Yes you would use 8.314 J/mol*K because the units for Gibbs Free Energy involves J/mol or kJ/mol. Thus, when using the equation delta G= -RTlnK you would use 8.314 J/mol*K as the value of the Gas constant.
by Katie Kyan 2K
Thu Feb 20, 2020 7:54 pm
Forum: Balancing Redox Reactions
Topic: oxidizing and reducing agents
Replies: 3
Views: 28

Re: oxidizing and reducing agents

Yes in this case Cl2 would be both the oxidizing and reducing agent. One half reaction involves the reduction of Cl to Cl- and the other half reaction involves the oxidation of Cl2 to HClO.
by Katie Kyan 2K
Wed Feb 19, 2020 5:43 pm
Forum: Gibbs Free Energy Concepts and Calculations
Topic: Gibbs free energy
Replies: 4
Views: 27

Re: Gibbs free energy

If the free energy of the products is greater than that of the reactants, the reaction is not spontaneous and would most likely not take place.
by Katie Kyan 2K
Wed Feb 19, 2020 5:39 pm
Forum: Applying Le Chatelier's Principle to Changes in Chemical & Physical Conditions
Topic: midterm Q1A
Replies: 7
Views: 69

Re: midterm Q1A

The beginning of the question tells us that the reaction is exothermic. When temperature is increased in an exothermic reaction, the reaction will proceed to the left. Therefore when the reaction is heated (temperature increase), the reaction will shift to the reactants, decreasing the equilibrium c...
by Katie Kyan 2K
Wed Feb 19, 2020 5:37 pm
Forum: Applying Le Chatelier's Principle to Changes in Chemical & Physical Conditions
Topic: Question 1 on Midterm
Replies: 7
Views: 91

Re: Question 1 on Midterm

According to Le Chatelier's Principle, the system will adjust to maintain equilibrium. As a result, if you remove some NO from the system, the system will shift to the left to produce more NO and maintain this equilibrium. If the system shifts to the left, more NO2 is being used to produce NO. Thus,...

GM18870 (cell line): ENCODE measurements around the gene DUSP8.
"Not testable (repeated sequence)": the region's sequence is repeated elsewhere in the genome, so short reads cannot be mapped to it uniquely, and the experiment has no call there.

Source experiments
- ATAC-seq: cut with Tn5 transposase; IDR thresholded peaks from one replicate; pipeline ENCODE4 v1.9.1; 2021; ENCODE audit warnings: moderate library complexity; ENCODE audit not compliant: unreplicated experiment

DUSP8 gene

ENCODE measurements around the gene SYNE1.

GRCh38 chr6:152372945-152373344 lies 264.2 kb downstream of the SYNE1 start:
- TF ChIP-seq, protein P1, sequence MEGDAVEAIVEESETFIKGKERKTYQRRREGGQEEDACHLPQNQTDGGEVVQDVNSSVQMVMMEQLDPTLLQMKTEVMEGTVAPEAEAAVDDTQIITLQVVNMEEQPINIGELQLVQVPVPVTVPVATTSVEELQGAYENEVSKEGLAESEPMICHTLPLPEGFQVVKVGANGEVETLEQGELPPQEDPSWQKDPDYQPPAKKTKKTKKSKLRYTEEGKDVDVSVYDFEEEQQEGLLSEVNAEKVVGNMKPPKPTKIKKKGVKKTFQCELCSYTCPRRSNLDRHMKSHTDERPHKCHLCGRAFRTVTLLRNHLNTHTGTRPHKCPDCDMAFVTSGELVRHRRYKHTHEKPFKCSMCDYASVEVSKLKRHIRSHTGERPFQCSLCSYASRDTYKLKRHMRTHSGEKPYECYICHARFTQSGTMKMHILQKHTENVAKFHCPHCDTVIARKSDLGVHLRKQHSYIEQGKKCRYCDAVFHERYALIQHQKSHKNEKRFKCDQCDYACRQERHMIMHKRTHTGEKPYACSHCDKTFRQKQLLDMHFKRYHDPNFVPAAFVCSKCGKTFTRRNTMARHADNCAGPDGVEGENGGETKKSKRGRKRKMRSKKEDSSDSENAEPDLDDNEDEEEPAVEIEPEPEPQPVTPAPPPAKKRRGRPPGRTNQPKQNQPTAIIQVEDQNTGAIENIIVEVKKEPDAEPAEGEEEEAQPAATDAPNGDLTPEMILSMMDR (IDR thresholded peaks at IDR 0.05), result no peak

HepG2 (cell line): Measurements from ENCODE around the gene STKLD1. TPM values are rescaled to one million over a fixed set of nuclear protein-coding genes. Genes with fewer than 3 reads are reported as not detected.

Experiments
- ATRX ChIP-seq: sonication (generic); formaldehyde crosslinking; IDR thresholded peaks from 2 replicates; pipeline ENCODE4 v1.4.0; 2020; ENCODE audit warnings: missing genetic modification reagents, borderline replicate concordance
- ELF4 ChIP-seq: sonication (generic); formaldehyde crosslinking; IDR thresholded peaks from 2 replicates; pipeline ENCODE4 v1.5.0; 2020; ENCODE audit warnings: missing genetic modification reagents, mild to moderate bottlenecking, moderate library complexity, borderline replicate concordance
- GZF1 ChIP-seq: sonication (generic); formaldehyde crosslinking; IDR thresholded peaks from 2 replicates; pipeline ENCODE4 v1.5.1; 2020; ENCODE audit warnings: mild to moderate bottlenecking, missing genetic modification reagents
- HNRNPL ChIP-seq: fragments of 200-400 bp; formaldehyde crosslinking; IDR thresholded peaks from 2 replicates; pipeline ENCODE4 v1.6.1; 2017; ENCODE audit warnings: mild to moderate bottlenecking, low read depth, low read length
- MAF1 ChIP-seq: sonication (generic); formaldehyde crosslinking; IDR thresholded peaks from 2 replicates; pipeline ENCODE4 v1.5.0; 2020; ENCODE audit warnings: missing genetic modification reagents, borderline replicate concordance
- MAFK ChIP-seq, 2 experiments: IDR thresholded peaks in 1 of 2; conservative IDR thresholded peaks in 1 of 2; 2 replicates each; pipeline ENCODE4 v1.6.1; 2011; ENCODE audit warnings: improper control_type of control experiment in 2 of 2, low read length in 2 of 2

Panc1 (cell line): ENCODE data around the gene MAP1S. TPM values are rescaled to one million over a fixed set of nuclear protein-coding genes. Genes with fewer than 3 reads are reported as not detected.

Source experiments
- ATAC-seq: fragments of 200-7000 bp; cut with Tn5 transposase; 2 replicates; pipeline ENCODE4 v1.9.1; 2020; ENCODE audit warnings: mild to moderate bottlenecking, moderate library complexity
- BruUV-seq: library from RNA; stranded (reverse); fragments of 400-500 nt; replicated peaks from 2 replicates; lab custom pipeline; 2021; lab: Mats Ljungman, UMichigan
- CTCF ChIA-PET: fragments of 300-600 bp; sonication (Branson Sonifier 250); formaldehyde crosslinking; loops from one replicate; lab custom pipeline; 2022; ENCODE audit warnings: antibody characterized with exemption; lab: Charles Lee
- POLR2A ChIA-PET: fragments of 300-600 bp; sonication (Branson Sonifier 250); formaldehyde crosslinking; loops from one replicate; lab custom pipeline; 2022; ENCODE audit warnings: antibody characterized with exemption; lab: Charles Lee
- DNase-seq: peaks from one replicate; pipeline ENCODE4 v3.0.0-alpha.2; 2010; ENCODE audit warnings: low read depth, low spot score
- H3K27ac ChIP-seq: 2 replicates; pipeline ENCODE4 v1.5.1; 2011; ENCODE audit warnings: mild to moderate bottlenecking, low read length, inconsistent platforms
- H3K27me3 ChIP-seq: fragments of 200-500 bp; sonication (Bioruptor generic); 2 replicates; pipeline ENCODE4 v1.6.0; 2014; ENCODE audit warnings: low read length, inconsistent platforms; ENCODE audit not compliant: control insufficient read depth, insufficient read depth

by Katie Kyan 2K
Wed Feb 12, 2020 2:09 pm
Forum: Heat Capacities, Calorimeters & Calorimetry Calculations
Topic: Midterm: Cp,m and Cv,m
Replies: 3
Views: 65

Re: Midterm: Cp,m and Cv,m

I believe we only need to know the values for monoatomic gases. These formulas should be given on the formula sheet as well.
by Katie Kyan 2K
Wed Feb 12, 2020 2:07 pm
Forum: Entropy Changes Due to Changes in Volume and Temperature
Topic: P1/P2
Replies: 10
Views: 119

Re: P1/P2

Using the Ideal Gas Law we know that PV=nRT where P and V have an inverse relationship. This is why we can use P1/P2 in place of V2/V1.
by Katie Kyan 2K
Wed Feb 12, 2020 2:04 pm
Forum: Entropy Changes Due to Changes in Volume and Temperature
Topic: 4I.5
Replies: 1
Views: 19

Re: 4I.5

Since it says that this takes place in a thermally insulated vessel, we know that the delta S for the surroundings is 0 since no heat is being transferred to the surroundings.
by Katie Kyan 2K
Wed Feb 12, 2020 1:57 pm
Forum: Phase Changes & Related Calculations
Topic: calculating volume change
Replies: 4
Views: 46

Re: calculating volume change

You can use the equation for the volume of a cylinder which is pi(r^2)h. Since you know the diameter of the pump, you can find its radius and the delta h would be 20. cm because this is how far the pump is depressed.
by Katie Kyan 2K
Wed Feb 12, 2020 1:30 pm
Forum: Calculating Work of Expansion
Topic: reversible/irreversible exansions